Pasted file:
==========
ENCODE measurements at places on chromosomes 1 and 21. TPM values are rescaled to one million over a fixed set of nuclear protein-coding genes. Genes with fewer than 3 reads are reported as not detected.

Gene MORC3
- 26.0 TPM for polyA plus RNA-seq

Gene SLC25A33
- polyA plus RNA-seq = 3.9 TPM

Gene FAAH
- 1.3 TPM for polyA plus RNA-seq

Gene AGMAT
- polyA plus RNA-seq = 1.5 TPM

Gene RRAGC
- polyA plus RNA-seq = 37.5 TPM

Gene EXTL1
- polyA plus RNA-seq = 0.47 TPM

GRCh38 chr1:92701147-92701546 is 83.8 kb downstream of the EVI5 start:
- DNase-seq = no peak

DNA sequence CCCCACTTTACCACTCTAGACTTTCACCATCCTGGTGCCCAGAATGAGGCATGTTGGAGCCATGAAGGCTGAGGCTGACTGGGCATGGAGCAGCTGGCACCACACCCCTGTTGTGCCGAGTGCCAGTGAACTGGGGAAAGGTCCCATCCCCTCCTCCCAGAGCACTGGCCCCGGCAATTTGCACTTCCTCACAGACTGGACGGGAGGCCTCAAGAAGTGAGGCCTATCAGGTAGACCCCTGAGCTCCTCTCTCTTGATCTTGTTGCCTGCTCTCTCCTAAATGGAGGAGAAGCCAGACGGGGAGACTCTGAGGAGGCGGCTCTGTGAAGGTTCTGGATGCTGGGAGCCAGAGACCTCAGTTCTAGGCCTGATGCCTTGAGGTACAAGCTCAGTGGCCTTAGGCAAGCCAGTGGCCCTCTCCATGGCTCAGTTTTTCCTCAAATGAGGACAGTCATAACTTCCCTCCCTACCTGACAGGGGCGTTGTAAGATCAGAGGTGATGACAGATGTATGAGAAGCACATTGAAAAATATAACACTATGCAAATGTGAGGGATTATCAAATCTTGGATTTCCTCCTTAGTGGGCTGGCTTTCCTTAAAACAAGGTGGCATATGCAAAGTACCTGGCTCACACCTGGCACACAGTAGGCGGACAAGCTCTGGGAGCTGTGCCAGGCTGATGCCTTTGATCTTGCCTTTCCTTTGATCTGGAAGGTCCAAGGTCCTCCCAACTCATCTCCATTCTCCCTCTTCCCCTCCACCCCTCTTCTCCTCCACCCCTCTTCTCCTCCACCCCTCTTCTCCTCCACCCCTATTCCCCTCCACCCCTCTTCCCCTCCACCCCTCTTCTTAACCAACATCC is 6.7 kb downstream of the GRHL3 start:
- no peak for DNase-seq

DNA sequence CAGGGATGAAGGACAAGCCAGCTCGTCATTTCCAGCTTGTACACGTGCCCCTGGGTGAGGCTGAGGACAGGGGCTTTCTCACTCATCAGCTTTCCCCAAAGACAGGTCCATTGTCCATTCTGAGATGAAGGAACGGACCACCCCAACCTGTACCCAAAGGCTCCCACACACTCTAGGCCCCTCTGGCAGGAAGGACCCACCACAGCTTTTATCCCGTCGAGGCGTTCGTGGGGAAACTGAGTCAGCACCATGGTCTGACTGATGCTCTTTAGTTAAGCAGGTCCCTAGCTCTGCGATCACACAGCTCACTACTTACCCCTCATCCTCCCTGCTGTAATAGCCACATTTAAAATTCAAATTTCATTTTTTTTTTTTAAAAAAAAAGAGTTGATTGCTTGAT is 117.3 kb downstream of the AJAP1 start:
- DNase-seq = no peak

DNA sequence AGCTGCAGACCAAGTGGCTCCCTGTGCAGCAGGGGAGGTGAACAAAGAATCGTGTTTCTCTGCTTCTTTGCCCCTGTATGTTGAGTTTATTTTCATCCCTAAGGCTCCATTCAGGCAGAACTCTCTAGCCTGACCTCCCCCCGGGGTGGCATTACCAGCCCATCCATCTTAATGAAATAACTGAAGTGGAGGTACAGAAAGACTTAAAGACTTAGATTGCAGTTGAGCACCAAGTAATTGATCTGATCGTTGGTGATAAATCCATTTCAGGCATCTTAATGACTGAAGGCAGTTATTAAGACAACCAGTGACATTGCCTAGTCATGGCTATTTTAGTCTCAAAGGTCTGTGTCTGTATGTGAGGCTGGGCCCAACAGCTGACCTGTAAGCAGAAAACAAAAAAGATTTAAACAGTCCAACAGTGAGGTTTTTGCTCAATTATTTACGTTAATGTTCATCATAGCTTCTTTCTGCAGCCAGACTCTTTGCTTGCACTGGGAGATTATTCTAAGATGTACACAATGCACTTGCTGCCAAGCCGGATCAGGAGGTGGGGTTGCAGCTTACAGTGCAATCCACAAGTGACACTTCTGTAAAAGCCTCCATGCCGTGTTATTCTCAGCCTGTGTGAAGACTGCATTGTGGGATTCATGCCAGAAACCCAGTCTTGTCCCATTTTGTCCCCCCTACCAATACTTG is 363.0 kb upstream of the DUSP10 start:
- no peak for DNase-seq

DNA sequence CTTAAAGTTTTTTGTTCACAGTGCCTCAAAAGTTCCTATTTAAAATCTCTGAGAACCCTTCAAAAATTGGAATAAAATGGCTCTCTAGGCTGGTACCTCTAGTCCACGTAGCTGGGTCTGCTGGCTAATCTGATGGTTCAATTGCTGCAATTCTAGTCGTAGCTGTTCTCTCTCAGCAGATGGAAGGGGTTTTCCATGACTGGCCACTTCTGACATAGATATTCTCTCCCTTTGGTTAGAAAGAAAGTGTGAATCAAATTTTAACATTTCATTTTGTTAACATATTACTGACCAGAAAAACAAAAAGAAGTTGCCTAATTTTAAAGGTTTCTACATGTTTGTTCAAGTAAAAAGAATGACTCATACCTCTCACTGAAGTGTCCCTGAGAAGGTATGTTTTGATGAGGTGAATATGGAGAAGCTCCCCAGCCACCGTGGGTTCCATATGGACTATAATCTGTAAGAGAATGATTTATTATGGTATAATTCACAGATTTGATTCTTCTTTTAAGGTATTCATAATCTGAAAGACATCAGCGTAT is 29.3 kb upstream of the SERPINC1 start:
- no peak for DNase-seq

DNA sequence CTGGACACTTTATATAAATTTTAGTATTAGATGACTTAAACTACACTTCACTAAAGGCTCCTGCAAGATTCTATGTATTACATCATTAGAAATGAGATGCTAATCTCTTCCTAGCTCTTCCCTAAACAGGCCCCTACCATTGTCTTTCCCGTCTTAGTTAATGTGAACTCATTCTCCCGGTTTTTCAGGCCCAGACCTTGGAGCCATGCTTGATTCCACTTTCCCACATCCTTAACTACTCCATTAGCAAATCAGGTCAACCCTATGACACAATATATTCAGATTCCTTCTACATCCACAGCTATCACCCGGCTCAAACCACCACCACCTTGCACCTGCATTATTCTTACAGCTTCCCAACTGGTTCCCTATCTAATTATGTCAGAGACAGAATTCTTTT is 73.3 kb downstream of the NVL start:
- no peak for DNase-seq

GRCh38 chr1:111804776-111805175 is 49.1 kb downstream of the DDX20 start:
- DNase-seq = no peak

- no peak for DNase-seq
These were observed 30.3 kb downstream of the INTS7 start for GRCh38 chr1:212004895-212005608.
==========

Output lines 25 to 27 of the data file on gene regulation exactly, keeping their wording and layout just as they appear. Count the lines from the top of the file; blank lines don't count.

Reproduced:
- no peak for DNase-seq

GRCh38 chr1:111804776-111805175 is 49.1 kb downstream of the DDX20 start:
- DNase-seq = no peak